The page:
Peptides, short chains of amino acids, exert a wide influence on the body -- from digestion and respiration to nerve-cell communications and blood pressure, even growth. Thus pharmaceuticals based on peptides in theory have great potential.
"However, usually they don't work well as drugs because they tend to break down too quickly in the body," said Freidinger, who is executive director of Merck Research Laboratories' medicinal chemistry department. "So part of my job is to design and synthesize molecules based on peptides that are more potent and last longer in the body for possible use as therapeutic agents."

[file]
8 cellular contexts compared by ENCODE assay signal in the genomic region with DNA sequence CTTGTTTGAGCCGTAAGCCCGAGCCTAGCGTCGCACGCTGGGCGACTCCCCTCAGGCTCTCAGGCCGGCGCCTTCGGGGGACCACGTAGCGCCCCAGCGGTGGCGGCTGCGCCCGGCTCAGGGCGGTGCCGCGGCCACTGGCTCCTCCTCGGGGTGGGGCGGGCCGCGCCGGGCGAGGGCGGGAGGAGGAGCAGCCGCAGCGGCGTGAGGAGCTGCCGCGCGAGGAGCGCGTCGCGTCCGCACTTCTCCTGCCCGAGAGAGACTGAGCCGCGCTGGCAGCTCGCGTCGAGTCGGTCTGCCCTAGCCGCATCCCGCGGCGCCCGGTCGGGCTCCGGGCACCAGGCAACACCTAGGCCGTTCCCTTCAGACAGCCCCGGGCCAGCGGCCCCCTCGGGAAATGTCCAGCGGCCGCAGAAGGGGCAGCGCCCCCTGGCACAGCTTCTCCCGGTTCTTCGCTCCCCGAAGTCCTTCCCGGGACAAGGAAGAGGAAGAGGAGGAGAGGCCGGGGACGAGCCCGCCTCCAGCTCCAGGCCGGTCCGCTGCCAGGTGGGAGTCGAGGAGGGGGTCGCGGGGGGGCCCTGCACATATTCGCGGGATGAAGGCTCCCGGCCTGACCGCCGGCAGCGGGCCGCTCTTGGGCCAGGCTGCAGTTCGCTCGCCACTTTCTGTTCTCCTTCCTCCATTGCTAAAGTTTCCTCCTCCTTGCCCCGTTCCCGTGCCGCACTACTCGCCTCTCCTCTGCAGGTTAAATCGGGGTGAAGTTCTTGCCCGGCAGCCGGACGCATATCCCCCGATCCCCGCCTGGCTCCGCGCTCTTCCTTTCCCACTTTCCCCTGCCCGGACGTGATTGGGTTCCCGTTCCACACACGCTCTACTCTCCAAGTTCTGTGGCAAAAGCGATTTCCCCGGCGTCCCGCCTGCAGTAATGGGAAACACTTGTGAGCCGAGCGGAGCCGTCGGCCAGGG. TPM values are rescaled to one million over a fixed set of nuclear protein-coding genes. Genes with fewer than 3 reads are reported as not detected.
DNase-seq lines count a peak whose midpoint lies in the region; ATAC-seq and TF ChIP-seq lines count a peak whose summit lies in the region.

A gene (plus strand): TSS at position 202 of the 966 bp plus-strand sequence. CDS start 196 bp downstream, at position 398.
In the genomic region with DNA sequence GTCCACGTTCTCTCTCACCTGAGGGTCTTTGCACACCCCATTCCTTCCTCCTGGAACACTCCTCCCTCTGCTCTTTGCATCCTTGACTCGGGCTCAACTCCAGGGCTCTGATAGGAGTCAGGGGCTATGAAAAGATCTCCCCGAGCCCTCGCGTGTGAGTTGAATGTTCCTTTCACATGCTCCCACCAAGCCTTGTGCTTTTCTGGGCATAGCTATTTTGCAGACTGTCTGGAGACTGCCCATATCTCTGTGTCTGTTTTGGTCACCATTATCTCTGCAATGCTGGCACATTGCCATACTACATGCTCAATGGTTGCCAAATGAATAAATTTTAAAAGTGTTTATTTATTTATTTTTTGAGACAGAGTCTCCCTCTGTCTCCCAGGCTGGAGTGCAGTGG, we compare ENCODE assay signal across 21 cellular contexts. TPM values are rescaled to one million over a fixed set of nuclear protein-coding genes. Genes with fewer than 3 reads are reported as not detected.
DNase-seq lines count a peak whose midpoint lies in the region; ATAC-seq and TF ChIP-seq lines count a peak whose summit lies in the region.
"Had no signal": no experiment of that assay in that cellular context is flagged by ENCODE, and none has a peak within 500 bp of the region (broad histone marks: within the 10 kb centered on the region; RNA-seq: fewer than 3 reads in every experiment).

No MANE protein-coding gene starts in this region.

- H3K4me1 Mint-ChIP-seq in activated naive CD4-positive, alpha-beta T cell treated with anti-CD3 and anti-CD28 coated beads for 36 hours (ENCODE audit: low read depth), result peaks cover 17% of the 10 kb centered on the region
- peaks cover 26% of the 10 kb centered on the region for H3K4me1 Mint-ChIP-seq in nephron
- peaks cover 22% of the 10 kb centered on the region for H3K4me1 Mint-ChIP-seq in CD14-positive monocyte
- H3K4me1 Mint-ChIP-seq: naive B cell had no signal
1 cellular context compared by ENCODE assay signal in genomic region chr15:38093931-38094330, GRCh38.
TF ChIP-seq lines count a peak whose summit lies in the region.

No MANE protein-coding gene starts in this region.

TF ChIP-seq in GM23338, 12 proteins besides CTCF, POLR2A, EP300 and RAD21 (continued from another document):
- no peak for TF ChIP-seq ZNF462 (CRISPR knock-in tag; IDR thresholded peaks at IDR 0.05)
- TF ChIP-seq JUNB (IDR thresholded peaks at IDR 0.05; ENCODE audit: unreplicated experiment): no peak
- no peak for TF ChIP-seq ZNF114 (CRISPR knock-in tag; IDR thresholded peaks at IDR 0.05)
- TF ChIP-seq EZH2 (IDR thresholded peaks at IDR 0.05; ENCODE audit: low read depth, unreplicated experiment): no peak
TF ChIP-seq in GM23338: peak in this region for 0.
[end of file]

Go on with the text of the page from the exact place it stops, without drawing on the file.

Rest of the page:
One of his earliest projects was to devise a way to stabilize peptides, ultimately designing chemical bridges called lactams that locked in the molecules' spatial geometry and made them less digestible to the body's enzymes.
"The peptide community conferred a rare honor on Roger when the term 'Freidinger lactams' was introduced into the literature," wrote a colleague in nominating him for the award.
Since then Freidinger has worked on a variety of peptides and disease targets, including tumor-specific agents and enzyme inhibitors. He and his colleagues are currently investigating possible treatments for neurological conditions.
As a boy growing up on a farm in Illinois, Freidinger said he originally thought he would find some career in agriculture. "Then when I was in grade school, my parents bought me a chemistry set and I set up a makeshift lab in our basement," he remembered. "Later I had a really dynamic [chemistry] instructor in h
Contact: Allison Byrum
American Chemical Society